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Teaching Children Empathy with a Family Pet

April 30, 2015

By Ana Vela

Teaching Children Empathy with a Family Pet | Mariana and her dog strike look-alike poses for the camera. Having a pet can teach both babies and even teenagers empathy.

Photograph of Manitas and Mariana (left to right) by Ana Vela. 

No matter how much my siblings and I pleaded while growing up, my parents did not allow us to have a dog. Which is why I was shocked when my parents decided to get my younger sister a dog once I left home for college. I guess you could say Cookie was “replacing me” so my sister wouldn’t feel alone after my departure. At first I was a bit upset, but I quickly saw the positive impact Cookie was having on my sister—she was teaching her empathy.

There are many ways to define empathy, but according to a review in the International Journal of Caring Sciences, “empathy is the ‘capacity’ to share and understand another’s ‘state of mind’ or emotion.” Empathy is a component of Emotional Intelligence (EI). EI can be critical to your child’s success in school and later in life because it includes skills, as described in this review, in “perception, expression and control of emotions, self-control and empathy, communication, conflict resolution process, conscience, and perhaps many more.” Many studies argue that a person’s EI can be more important for success than IQ. Educators also see the value of teaching children empathy, as demonstrated in the wave of new school programs that help promote this skill in the classroom.

Empathy should be promoted at home, and having a family pet such as a dog can be a great avenue for teaching this skill to your child. Other benefits include building responsibility and living a healthier lifestyle. Here are some practical ways you can guide your child’s practice of empathy with your family pet:

Take care of a pet’s needs.
Your child can learn empathy by taking care of a pet’s needs, such as feeding, bathing, vet visits, providing medicine, and caring for the pet when it is sick. He or she will become considerate of the pet’s scheduled needs, and feel compassion when the pet is not well. My sister quickly became Cookie’s advocate and made sure she had everything she needed, which led to her eventually advocating for others.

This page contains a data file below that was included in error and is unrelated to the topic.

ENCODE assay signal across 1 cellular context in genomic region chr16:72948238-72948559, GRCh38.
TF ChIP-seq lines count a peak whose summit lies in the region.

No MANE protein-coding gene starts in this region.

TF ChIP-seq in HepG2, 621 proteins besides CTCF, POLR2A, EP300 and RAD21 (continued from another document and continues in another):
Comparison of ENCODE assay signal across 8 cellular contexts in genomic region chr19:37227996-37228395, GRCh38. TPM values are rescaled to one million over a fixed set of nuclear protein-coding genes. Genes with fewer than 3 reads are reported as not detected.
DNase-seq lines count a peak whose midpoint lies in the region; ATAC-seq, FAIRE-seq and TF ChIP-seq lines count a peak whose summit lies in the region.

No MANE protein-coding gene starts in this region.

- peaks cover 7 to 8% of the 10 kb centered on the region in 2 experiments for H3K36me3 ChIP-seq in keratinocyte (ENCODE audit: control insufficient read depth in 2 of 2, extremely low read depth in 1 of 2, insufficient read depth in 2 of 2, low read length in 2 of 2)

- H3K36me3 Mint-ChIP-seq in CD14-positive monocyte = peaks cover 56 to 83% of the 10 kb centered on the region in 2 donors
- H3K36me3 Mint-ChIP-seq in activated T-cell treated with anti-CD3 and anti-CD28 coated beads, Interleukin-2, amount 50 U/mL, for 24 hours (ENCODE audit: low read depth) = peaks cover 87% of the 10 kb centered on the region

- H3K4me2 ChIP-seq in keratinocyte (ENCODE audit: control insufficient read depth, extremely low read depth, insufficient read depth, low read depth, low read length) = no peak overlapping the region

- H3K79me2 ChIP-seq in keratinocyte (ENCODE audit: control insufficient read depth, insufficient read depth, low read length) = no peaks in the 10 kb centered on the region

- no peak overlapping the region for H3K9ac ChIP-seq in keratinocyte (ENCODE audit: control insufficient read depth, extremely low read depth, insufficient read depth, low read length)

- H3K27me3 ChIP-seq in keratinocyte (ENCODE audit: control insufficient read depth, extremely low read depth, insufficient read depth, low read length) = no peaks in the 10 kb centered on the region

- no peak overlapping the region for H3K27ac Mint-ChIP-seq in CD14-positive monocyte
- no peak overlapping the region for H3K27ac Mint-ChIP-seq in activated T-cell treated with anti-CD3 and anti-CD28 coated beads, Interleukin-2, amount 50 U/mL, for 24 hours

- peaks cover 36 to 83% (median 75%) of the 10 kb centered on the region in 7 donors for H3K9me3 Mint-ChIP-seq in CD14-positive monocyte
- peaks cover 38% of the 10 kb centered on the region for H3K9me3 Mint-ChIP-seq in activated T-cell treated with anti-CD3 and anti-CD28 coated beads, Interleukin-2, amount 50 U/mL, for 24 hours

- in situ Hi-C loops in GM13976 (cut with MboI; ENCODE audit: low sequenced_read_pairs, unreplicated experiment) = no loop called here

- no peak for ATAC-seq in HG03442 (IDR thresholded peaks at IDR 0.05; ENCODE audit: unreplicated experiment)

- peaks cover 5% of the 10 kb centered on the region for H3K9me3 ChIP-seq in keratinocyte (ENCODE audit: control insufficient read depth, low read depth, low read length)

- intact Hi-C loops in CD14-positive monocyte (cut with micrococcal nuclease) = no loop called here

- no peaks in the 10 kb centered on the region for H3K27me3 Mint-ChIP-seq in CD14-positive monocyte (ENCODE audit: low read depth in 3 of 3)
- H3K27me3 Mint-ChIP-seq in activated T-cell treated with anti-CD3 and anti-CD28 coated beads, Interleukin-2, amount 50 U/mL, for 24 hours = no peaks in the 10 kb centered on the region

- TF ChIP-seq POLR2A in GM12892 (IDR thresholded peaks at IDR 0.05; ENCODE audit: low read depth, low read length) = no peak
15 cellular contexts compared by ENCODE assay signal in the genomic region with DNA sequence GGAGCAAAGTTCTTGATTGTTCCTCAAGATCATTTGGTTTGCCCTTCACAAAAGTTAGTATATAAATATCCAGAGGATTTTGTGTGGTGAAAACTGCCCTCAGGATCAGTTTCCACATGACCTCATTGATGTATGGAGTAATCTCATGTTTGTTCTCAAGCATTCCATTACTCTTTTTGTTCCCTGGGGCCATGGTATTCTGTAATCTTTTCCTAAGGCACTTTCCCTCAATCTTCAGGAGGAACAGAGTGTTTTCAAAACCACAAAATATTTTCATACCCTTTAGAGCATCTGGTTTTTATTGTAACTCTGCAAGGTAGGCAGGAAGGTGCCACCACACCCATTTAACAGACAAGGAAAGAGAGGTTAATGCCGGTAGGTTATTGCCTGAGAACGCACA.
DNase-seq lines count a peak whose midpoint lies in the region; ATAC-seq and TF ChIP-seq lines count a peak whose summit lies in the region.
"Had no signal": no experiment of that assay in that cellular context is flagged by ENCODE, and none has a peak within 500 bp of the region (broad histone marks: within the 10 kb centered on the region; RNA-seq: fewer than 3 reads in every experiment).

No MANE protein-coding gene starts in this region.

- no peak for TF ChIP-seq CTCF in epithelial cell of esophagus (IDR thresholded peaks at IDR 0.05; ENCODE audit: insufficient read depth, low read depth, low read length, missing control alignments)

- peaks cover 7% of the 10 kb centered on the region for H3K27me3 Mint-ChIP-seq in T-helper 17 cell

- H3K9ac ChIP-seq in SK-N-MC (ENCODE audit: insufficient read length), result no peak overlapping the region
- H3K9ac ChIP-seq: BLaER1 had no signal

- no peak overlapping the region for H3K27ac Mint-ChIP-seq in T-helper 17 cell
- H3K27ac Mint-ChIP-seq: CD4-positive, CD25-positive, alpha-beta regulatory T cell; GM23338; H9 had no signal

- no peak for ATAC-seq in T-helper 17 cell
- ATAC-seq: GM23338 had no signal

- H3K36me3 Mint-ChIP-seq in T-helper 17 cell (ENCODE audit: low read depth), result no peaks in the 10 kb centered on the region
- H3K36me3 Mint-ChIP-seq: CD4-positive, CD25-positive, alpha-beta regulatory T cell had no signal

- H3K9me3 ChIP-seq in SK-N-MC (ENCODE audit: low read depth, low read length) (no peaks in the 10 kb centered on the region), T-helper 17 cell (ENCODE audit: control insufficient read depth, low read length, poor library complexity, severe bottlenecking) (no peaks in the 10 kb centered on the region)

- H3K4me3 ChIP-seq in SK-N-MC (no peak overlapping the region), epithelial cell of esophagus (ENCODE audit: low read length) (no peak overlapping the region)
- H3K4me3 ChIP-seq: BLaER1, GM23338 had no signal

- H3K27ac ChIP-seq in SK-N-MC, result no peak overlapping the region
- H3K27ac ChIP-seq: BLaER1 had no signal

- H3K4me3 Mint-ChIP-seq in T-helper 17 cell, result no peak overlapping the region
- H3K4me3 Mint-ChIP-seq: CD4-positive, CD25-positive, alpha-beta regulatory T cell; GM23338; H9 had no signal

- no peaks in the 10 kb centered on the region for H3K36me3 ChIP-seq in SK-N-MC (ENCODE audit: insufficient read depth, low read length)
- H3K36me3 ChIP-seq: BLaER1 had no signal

Show the pet affection.
Your child can learn to express his or her emotions through affection with the pet. Teach him or her to gently pet, hug, and if you are okay with it, even kiss the pet. A dog will naturally reciprocate, which will validate your child’s self esteem and help him or her express affection with others.

My parents were not very affectionate people, but once Cookie entered our lives, it was amazing how quickly affection just flowed out of everyone in our family. She became an avenue for us to express ourselves without feeling judged.

Provide everyday joys for the pet.
Your child can learn what makes their pet happy. Most dogs love walks and playing games such as fetch. Guide your child to safely play with the pet and encourage making it happy. Your child will be able to better read others’ emotions and will develop a desire to make others happy. I remember my sister would find the most creative ways to play with Cookie and developed positive social skills when playing with other children.

Encourage communication with the pet.
Your child can learn to develop positive communication skills with the pet. Guide your child to practice communication by being polite, describing and talking about their day, talking during play, and even reading to the pet. Because a pet will never judge, children can develop confidence in communication and learn to listen to others. When I would talk to my sister over the phone while I was away in college, I noticed how her communication skills had improved as she described her adventures with Cookie.

Remember that as parents, we set the example for how a child should treat the family pet. I had three dogs in my home prior to the birth of our now 10-month-old daughter. Although I wasn’t directly teaching her how to interact with the dogs, I quickly realized how much she was learning from observing me. I was surprised when I first saw her gently pet one of the dogs on the head when she was about four months old. Eventually she was giving them hugs and laughing with them. And now she is learning to play with the dogs.

With a family pet, always practice safety with their interactions with children. Cookie is 15 years old now and still bringing joy to my sister and our family. I, too, am enjoying using the three furry members of our family to teach my infant empathy and am looking forward to creating long-lasting memories.

For more ways to foster your child's emotional and social well-being, check out our YOU: Your Child's First Teacher books, now available on Amazon

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